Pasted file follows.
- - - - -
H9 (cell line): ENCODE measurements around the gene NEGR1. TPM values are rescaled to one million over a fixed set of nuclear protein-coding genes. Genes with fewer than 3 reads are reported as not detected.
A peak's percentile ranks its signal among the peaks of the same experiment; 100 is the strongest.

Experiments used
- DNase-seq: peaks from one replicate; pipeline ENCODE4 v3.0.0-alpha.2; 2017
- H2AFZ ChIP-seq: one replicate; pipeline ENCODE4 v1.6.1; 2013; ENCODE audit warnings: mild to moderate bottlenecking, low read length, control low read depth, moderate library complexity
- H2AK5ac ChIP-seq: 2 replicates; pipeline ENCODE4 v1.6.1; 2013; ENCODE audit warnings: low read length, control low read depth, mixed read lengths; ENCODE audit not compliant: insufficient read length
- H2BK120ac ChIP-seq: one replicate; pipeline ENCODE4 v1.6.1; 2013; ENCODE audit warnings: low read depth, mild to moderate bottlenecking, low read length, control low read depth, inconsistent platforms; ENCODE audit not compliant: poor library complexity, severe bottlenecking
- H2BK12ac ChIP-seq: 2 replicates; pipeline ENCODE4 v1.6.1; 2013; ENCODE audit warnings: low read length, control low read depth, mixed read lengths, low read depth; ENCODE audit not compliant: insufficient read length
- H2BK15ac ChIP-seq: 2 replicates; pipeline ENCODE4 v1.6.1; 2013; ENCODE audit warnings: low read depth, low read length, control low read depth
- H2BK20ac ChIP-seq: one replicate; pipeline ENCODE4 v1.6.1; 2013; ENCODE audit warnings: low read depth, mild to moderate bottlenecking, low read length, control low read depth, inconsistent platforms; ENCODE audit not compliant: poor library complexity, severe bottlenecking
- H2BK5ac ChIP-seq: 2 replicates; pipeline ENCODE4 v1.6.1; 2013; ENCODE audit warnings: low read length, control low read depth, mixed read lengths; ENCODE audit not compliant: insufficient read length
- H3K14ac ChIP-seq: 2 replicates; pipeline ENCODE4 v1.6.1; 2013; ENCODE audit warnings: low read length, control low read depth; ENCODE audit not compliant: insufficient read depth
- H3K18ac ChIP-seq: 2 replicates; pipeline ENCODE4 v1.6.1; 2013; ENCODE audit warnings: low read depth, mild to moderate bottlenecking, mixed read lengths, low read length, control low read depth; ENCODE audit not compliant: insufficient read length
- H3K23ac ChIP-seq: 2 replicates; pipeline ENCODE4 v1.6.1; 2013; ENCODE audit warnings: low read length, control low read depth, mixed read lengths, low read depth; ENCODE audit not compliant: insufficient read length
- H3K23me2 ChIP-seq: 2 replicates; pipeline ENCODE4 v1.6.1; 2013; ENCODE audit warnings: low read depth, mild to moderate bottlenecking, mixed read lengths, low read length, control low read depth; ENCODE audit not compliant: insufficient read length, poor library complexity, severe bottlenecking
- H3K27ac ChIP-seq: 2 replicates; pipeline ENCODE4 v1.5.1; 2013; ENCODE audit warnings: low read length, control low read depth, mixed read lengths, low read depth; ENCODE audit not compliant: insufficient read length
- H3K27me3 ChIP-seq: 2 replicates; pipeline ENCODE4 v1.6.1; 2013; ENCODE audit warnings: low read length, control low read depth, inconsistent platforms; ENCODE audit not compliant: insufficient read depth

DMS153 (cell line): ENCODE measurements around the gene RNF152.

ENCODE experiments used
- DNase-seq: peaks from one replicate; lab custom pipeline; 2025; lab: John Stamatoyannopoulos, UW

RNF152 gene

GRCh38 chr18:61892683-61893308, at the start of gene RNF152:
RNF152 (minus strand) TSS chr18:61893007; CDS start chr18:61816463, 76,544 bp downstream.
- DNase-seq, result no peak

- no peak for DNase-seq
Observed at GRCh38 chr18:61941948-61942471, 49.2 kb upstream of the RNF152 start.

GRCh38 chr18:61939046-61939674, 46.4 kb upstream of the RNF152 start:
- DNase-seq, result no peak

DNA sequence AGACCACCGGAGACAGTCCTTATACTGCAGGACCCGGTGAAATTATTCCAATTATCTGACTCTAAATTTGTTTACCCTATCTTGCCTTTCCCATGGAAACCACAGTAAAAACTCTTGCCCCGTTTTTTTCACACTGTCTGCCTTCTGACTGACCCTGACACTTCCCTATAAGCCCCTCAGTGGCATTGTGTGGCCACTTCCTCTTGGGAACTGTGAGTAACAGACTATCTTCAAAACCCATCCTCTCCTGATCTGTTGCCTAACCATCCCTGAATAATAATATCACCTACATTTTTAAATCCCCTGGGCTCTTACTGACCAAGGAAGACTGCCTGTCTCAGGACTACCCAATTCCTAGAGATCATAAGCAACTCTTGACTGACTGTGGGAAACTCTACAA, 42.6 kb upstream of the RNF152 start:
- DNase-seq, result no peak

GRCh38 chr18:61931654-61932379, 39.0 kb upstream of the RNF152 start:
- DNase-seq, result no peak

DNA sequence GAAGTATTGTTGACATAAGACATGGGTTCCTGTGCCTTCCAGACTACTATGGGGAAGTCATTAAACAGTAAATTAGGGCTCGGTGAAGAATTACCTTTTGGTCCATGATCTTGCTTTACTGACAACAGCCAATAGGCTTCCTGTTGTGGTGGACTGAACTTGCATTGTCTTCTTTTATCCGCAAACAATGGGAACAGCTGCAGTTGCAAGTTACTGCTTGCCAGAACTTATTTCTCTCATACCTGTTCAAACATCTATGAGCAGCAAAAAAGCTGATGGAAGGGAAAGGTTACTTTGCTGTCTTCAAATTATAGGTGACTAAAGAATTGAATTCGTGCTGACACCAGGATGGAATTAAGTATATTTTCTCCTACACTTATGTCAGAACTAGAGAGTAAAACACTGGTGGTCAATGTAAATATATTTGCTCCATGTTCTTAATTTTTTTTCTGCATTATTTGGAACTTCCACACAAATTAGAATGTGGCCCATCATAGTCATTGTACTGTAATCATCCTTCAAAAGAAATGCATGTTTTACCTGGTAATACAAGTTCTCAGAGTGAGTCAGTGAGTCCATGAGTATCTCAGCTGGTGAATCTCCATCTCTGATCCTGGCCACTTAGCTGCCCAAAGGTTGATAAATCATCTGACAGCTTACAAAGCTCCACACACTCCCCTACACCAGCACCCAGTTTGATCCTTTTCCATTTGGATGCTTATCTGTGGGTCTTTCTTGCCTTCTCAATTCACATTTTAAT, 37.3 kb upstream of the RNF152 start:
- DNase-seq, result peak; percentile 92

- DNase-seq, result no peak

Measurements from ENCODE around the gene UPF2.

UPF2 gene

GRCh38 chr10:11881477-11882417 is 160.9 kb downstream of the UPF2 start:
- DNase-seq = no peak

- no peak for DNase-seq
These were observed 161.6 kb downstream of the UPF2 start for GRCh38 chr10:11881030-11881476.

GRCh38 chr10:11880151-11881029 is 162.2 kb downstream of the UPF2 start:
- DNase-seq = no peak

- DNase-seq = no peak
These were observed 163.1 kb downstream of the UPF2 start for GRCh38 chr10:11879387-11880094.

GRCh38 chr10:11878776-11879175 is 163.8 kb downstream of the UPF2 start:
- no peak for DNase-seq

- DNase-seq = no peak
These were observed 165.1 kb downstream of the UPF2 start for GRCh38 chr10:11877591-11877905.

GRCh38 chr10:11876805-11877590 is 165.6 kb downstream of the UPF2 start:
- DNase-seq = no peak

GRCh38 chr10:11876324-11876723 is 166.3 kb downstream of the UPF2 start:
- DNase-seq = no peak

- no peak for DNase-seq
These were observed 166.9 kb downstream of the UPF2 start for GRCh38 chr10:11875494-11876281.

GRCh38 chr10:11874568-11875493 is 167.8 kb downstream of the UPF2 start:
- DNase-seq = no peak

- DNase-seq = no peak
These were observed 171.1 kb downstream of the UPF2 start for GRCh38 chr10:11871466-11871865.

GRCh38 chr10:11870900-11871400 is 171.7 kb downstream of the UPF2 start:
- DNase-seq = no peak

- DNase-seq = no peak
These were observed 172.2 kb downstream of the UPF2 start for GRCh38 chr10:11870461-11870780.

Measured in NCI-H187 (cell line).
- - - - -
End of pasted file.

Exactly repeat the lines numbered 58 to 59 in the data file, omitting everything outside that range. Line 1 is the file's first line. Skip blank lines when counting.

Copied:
- DNase-seq = no peak
These were observed 171.1 kb downstream of the UPF2 start for GRCh38 chr10:11871466-11871865.